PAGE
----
Flow, the Science Behind Having a Good Writing Day

You sit alone and engage with half-formed thoughts in your mind, hoping that some will spill coherently on to the sheet or screen before you. At some point after the inevitable self-doubt and blankness, the words start to fall in place. You begin to find the right words. Sentences pour out of your consciousness. Paragraphs come gushing forth. Ideas weave together, folding and unfolding in letters and punctuation. You feel as though you is outside of yourself, and for a time, nothing else exists. It is an exhilarating feeling, and it leaves you feeling drained yet satisfied. Psychologist Mihaly Csikszentmihalyi has spent his career studying this experience of…

Review: Dani Shapiro, Still Writing: The Perils and Pleasures of a Creative Life

Dani Shapiro is the writing mentor I wish I had. In her memoir – Still Writing: the Perils and Pleasures of a Creative Life – Shapiro, a writer as well as a teacher of writing, describes the simple act of sitting down to write. How can someone read (let alone write) an entire book about this? Try it, and the simple act of sitting down to write can encompass the entire world. In chapter-snippets from Reading and Patience to Cigarette Break and Envy, Shapiro explores the formidable space between the desire to write and the repeated act of putting words down…

Reading a Book is like Falling in Love

I love serendipitous moments. While I was reading a book and falling a love with it, the character in my book described reading a book and falling in love with it. And it was during Ramzan (or Ramadan as it is known in the Arab world.) Why is that last part relevant? Read the beautiful passage below. The book is Rabih Alameddine’s An Unnecessary Woman, a portrait of a 72 year old woman living alone in Beirut. Ah… the deliciousness of discovering a masterwork. the beauty of the first sentences, the “what is this?,” the “how can this be?,” the first crush…

The Writing Life. It’s Harder Than It Sounds.

I am awake. My husband has left for work. I am out of bed. I have made my first cup of tea. The familiar sounds of water boiling, tea bag bobbing, spoon clinking against cup, sugar dissolving. The cup makes a thud as I place it on my desk and sit down. I flip my laptop open. A blank document pops up. I expand it to fill the screen. I have shown up to work. I take another sip of tea. Settle into my chair. Stare at the screen. The cursor is blinking. I can hear someone sweeping stray leaves…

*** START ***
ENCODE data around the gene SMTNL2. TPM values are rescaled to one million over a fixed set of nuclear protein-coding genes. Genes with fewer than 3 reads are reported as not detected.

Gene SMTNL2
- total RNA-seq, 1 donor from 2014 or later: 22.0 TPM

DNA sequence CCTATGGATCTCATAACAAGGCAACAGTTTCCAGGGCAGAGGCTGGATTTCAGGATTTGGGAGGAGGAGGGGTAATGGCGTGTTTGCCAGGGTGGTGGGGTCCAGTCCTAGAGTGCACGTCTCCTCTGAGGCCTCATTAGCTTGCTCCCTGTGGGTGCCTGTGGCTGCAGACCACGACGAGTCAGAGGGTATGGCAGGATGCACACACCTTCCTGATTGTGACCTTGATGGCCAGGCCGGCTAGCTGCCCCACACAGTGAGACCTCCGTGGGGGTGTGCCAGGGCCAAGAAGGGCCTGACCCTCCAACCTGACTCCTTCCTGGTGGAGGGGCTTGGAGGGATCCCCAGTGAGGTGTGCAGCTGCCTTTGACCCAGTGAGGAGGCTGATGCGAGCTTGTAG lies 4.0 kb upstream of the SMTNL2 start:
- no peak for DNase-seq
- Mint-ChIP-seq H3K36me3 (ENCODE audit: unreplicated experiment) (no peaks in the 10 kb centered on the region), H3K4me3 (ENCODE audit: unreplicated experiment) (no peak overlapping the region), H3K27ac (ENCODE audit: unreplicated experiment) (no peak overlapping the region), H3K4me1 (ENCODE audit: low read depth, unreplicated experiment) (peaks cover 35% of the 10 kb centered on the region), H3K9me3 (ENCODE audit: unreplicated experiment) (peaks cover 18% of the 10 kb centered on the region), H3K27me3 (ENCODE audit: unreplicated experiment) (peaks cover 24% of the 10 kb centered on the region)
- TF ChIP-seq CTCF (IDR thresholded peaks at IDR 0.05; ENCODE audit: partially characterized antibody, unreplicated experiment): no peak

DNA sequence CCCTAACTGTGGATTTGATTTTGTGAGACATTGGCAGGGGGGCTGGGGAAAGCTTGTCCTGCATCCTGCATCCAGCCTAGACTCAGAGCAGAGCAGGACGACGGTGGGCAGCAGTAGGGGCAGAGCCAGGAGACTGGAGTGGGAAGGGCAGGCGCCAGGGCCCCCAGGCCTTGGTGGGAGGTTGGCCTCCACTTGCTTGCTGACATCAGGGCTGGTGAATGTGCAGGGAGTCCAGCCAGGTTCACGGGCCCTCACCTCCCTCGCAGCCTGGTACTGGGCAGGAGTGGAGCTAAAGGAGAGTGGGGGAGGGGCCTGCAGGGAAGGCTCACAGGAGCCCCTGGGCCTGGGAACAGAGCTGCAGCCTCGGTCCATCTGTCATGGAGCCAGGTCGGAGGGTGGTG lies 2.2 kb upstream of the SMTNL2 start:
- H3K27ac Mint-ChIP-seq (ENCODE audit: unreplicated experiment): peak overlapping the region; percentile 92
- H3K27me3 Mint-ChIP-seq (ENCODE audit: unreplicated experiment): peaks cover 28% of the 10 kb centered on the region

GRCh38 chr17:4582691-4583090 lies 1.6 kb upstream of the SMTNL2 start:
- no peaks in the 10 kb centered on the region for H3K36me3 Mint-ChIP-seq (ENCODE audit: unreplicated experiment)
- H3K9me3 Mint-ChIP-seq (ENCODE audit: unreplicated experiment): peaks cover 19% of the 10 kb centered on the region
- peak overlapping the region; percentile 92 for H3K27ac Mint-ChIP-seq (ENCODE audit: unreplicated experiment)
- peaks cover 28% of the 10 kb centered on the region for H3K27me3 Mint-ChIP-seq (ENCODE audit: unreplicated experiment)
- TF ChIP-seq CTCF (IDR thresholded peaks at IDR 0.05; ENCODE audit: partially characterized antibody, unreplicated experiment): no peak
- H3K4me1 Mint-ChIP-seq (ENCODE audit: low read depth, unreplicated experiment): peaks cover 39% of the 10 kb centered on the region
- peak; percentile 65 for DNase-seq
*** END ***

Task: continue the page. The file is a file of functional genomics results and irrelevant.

Writing: the Great Escape?

If you’ve ever read a book and enjoyed it, you’ll be familiar with the feeling of slipping into the pages of a novel. Reading a good book feels like an escape. It is a release from the daily burden of an ordinary, contained life and an ordinary, contained self. Writing, too, is a solitary act, and arguably necessitates escape. Comparing reading and writing, Susan Sontag wrote: “Like reading, rapturous reading, writing fiction – inhabiting other selves – feels like losing yourself too.” There are as many kinds of writers as there are books, but all writers share the desire – or at…

Book Review: Ursula Le Guin’s The Earthsea Quartet

I confess. I read the Earthsea Quartet because of a quote on the cover of the new edition. (The cover also looked more ‘literary’ and less ‘genre’ – and that appealed to me, although I’d like to believe it didn’t.) The quote read: “J.K. Rowling can type, but Le Guin can write.” An unfair quote, but it appealed to me because I read the first Harry Potter book and failed to get caught up in Rowling’s world (though I have seen every movie.) But as I started reading Earthsea, I was struck by the beauty of the writing. And it wasn’t just about the…

Do we write to escape ourselves or to find ourselves?

In writing about the way they see the world, are writers writing about themselves? And is this something to be avoided or embraced? Arguably, even though we call it fiction, writing good stories and novels is about capturing truths, truths that readers can relate to and empathise with. In writing fiction, writers learn to portray the world around us. Are they also learning to find out who they are? Everything we observe is coloured by our consciousness. When we write, we draw material from deep inside our minds, from places that make us who we are. Where memory, experience, bias, instinct, and…

An indulgent first post

I love words. I love watching words transform into images. I love the soft taps they make on my keyboard as they fill the screen, how they add weight to paper. I love looking for the right word: capturing something intangible into the shape of a linear sentence. I love reading something written a hundred years ago and half a world away, and feeling as if the writer wrote only with me in mind. I love sitting still while words flood my mind, preferably with a steaming cup of tea at arm’s length. Growing up, words were like magic to me. They transported…